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In the same preface Synge argues that modern European literature is unable to offer the contemporary dramatist a model because it is a 'literature of towns'. Mallarme and Huysmans are decadent writers who produce books unrelated to 'the profound and common interests of life'; Ibsen and Zola may concern themselves with life but they do so in 'joyless and pallid words'. ' The term 'joy' is a complex one. Synge clearly associates it with the vitality of the imagination in somewhat the 38 Synge and the Theatre same manner as Coleridge in the famous 'Dejection: An Ode': Joy is the sweet voice, Joy the luminous cloudWe in ourselves rejoice!

Yeats was attracted - and puzzled - by this aspect of Synge's art. 41 J. M. ' (Poems, p. xxxiv) Synge differs from Yeats also in that he never wavered in his belief that the Irish dramatic movement and the Abbey Theatre should seek to develop an Irish tradition of playwrights and acting. When Yeats, in 1906, raised the possibility of developing the Abbey Theatre along the lines of continental municipal theatres which performed the great classics, Synge objected forcibly: So far our movement has been entirely creative - the only movement of the kind I think now existing - and it is for this reason that it has attracted so much attention.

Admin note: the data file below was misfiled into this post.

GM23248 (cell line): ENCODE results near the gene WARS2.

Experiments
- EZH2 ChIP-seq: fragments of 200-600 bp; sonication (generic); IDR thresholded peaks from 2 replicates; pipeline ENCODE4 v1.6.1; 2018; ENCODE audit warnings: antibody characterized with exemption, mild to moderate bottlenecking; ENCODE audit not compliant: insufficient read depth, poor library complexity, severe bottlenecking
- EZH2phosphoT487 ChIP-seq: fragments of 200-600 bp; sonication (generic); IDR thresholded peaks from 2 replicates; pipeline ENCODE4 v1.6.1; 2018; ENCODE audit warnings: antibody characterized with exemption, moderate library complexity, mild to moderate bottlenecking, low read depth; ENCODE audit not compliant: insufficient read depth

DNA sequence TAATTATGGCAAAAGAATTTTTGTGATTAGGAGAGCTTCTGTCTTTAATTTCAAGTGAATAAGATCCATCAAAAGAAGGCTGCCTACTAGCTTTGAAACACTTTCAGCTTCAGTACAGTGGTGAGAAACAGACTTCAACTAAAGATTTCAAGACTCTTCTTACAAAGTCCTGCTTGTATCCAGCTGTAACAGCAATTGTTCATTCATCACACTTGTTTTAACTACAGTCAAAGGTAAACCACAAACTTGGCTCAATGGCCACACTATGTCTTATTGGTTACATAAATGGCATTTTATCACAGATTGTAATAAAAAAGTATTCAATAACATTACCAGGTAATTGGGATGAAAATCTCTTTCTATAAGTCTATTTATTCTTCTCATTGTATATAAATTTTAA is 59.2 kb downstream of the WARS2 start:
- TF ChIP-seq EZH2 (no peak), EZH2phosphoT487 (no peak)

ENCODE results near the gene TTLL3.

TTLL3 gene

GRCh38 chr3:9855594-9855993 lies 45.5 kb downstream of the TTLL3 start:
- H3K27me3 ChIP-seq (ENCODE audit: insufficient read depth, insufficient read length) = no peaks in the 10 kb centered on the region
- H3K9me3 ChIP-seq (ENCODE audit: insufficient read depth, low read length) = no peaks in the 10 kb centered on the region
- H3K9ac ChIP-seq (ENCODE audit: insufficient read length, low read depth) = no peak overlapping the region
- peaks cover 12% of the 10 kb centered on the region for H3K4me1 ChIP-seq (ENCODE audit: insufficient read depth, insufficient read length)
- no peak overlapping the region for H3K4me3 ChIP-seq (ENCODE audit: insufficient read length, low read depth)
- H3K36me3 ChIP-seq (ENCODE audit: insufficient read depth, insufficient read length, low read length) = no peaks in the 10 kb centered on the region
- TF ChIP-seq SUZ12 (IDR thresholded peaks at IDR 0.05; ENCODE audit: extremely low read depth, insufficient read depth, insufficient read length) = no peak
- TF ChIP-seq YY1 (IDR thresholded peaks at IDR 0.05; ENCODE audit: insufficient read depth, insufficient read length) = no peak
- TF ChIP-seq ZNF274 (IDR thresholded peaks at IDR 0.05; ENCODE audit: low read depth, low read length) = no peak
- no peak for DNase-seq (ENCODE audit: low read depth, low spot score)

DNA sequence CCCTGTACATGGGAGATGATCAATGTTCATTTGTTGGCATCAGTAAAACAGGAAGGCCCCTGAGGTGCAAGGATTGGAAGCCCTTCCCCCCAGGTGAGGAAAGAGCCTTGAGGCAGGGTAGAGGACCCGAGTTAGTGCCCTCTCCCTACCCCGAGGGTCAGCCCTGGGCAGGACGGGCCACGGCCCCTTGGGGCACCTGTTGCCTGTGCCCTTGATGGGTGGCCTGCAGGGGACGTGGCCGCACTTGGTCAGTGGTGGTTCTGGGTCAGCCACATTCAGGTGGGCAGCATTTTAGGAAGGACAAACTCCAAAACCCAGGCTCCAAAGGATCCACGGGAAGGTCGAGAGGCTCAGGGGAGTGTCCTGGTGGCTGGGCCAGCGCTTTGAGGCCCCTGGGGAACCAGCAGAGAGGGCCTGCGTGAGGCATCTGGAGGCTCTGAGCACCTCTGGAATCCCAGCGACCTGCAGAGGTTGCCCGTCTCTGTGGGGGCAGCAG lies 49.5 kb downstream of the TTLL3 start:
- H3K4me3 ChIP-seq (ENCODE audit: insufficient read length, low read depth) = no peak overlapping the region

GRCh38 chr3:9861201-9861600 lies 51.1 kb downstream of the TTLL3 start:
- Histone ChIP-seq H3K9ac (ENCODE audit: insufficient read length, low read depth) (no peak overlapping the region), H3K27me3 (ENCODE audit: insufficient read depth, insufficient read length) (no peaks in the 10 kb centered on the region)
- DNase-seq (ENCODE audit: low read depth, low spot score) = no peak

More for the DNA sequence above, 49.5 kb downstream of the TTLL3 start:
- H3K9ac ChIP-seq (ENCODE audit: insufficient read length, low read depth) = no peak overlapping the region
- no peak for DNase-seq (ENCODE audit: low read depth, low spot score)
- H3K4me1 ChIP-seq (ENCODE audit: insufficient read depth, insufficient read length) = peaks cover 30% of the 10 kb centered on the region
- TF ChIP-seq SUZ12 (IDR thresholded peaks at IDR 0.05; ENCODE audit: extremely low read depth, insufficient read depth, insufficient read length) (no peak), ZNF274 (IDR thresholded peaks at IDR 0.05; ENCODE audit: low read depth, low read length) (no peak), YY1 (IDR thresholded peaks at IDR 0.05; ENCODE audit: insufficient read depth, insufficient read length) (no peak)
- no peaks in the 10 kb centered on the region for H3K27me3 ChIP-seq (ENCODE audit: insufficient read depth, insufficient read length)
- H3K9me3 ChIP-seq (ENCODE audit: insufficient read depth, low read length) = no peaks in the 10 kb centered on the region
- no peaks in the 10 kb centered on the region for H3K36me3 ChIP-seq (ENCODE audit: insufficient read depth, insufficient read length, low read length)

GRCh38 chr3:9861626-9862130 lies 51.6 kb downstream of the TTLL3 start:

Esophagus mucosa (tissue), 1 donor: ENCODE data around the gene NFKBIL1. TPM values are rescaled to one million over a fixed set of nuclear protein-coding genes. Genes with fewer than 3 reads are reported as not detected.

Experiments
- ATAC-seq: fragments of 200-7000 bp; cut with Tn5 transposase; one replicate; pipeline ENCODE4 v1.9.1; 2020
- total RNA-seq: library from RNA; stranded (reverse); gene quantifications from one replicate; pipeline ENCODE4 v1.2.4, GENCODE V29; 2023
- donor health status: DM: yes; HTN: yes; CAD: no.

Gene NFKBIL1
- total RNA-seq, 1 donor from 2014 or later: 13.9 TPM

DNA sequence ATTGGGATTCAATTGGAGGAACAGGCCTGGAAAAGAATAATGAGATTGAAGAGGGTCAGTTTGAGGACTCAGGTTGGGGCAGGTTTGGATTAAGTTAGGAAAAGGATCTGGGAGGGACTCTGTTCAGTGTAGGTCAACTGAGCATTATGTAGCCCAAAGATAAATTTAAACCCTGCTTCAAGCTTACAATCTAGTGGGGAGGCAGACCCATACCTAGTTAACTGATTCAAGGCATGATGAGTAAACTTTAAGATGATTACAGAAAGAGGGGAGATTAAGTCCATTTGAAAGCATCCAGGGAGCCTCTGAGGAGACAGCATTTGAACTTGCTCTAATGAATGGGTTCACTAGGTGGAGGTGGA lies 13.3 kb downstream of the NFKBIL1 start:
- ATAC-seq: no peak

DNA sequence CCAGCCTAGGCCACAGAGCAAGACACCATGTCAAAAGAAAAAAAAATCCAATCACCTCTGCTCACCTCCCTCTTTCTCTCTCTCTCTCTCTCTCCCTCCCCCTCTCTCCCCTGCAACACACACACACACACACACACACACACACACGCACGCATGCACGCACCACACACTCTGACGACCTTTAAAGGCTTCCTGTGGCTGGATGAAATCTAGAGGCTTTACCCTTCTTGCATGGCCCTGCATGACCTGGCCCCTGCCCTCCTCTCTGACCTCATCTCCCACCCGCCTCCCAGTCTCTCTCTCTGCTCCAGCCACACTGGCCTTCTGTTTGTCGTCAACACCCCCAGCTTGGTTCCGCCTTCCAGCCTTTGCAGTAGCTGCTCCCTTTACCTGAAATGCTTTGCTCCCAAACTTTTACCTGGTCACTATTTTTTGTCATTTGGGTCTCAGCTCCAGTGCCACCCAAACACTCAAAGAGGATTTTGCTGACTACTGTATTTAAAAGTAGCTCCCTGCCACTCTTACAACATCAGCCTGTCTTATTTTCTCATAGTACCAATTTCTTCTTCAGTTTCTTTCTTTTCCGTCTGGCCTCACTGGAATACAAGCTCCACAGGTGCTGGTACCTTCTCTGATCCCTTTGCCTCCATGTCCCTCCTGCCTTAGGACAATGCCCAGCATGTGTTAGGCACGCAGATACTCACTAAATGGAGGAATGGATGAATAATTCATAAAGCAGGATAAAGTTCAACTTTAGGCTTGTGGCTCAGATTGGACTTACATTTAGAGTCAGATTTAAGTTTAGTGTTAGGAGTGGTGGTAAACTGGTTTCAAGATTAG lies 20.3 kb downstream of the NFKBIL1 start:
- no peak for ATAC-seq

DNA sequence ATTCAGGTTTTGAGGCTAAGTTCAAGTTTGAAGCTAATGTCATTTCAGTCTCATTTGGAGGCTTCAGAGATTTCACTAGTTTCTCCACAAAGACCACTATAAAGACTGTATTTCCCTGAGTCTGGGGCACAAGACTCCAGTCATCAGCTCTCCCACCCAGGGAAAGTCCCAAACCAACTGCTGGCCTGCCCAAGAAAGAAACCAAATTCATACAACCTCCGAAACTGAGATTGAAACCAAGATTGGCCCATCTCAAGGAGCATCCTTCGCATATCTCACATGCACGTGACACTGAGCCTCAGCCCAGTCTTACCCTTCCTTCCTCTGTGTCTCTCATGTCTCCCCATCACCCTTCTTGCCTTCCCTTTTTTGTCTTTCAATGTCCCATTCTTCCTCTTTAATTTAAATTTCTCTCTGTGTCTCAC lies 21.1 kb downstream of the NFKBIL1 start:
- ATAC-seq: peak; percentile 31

Mallarme and Huysmans are decadent writers who produce books unrelated to 'the profound and common interests of life'; Ibsen and Zola may concern themselves with life but they do so in 'joyless and pallid words'. ' The term 'joy' is a complex one. Synge clearly associates it with the vitality of the imagination in somewhat the 38 Synge and the Theatre same manner as Coleridge in the famous 'Dejection: An Ode': Joy is the sweet voice, Joy the luminous cloudWe in ourselves rejoice! And thence flows all that charms or ear or sight, All melodies the echoes of that voice, All colours a suffusion from that light.

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